Last Days on Mars

Last Days on Mars
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Director: Ruairí Robinson
Cert: 15A
Genre: Sci-Fi
Starring: Elias Koteas, Liev Schreiber, Romola Garai, Goran Kostić
Running Time: 1 hr 38 mins

During the final days of a six-month mission to Mars, Russian science officer Petrovich (Goran Kostic) discovers evidence of life, but fails to tell his colleagues on the international space station. When he ventures away from Tantalus Base to collect further samples, a crater forms and spews forth a virulent bacteria.

The microbes, it transpires, transform humans into thoroughly unconvincing-looking zombies. Who, among the sketchily drawn characters, will survive the coming intergalactic zombie onslaught? Will it be Liev Schreiber's resourceful Campbell? Romola Garai's sappy medic? Elias Koteas's concerned mission commander? Or Johnny Harris as The Cowardly One?

Irish film-maker Ruairí Robinson was nominated for an Oscar for his 2001 dystopian short, Fifty Percent Grey. His first feature, based on Sydney J Bounds' short story The Animators, has enough quality personnel attached to have merited a Director's Fortnight screening at Cannes 2013.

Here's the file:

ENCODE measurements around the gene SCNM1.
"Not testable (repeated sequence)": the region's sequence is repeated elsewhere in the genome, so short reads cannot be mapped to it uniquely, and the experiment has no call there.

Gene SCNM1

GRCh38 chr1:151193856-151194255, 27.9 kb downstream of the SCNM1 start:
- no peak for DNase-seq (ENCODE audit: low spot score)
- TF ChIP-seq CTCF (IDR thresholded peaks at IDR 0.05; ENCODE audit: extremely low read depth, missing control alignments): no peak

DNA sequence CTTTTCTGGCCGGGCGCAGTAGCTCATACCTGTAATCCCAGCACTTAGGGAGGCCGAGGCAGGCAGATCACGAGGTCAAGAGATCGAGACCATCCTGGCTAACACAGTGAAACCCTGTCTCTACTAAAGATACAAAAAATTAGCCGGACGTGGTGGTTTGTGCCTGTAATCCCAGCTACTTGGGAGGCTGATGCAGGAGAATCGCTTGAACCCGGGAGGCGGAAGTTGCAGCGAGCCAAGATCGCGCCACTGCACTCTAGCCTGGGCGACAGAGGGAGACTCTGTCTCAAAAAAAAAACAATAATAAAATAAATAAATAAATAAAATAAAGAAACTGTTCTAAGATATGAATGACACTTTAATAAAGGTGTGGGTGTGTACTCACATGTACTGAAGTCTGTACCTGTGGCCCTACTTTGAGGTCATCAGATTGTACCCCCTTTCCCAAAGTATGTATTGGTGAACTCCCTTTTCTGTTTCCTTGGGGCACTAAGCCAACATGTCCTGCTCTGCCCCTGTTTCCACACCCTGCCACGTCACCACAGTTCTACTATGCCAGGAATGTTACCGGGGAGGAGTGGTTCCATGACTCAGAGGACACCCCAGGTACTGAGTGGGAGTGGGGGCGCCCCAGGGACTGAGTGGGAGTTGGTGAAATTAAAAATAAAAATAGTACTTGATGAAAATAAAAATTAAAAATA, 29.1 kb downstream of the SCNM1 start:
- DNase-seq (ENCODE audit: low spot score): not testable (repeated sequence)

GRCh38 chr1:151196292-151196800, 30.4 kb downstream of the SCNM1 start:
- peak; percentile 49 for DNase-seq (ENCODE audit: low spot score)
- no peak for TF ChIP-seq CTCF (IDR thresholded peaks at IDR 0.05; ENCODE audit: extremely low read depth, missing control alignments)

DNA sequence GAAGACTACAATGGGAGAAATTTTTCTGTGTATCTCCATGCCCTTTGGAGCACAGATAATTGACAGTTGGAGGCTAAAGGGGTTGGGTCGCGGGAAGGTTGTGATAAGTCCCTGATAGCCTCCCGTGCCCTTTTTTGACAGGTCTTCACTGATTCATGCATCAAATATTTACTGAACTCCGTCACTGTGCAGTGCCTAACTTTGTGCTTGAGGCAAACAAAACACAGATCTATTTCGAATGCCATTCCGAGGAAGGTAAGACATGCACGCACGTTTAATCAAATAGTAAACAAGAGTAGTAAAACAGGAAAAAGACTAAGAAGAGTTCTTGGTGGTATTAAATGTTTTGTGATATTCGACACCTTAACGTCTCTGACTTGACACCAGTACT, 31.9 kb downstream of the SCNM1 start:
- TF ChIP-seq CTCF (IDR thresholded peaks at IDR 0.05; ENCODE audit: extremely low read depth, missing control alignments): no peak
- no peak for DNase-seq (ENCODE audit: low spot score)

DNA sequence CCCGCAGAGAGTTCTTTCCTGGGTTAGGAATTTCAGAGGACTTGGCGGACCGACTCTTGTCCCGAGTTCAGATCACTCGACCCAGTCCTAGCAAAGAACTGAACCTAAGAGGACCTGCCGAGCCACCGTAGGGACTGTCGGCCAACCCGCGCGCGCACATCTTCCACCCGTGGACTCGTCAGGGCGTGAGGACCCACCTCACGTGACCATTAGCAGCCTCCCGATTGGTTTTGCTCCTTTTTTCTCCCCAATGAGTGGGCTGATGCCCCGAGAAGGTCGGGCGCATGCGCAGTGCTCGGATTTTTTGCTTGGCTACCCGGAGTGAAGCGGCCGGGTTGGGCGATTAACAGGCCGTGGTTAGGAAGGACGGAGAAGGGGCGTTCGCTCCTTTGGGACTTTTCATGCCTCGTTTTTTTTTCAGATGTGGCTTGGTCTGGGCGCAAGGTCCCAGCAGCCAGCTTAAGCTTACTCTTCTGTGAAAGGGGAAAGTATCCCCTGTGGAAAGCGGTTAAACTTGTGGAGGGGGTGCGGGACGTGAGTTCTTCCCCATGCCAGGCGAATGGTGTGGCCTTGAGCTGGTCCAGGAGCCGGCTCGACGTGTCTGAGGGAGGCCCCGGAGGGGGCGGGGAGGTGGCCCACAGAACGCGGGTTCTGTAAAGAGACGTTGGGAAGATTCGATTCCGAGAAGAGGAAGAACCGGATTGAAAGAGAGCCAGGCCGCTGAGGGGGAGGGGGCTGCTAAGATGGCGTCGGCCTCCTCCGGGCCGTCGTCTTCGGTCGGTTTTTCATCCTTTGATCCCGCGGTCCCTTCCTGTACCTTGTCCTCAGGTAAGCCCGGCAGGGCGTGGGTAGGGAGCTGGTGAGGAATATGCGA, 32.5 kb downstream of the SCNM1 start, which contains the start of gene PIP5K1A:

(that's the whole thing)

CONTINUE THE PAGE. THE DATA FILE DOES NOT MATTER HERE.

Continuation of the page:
Unhappily, this makeweight, moderate entertainment is unlikely to please many folks outside the hardcore horror sphere. An unabashedly derivative genre piece, Last Days on Mars is packed with scenes that recall superior sci-fi horrors from earlier eras. The blood test sequences are a little bit like The Thing. An underused Olivia Williams is a little bit Ripley. This bit's Dark Star; that bit's Apollo 18.


Lo-fi sci-fi is possible in the digital age – think of Duncan Jones's excellent Moon or anything by Shane Carruth. But the budgetary constraints here tell. The space station makes you think you've wandered into a mobile-home showroom. The Martian landscape never looks like anything except Jordan, where the film was, indeed, shot. The exteriors are one paper-mâché boulders removed from early Star Trek missions to Burbank, California.

Robinson does good work with jump scares as crew members are picked off one by one. It’s enough to hold our interest, but only just. Ladies and gentlemen, we are not floating in space. More’s the pity.

Tara Brady

Tara Brady

Tara Brady, a contributor to The Irish Times, is a writer and film critic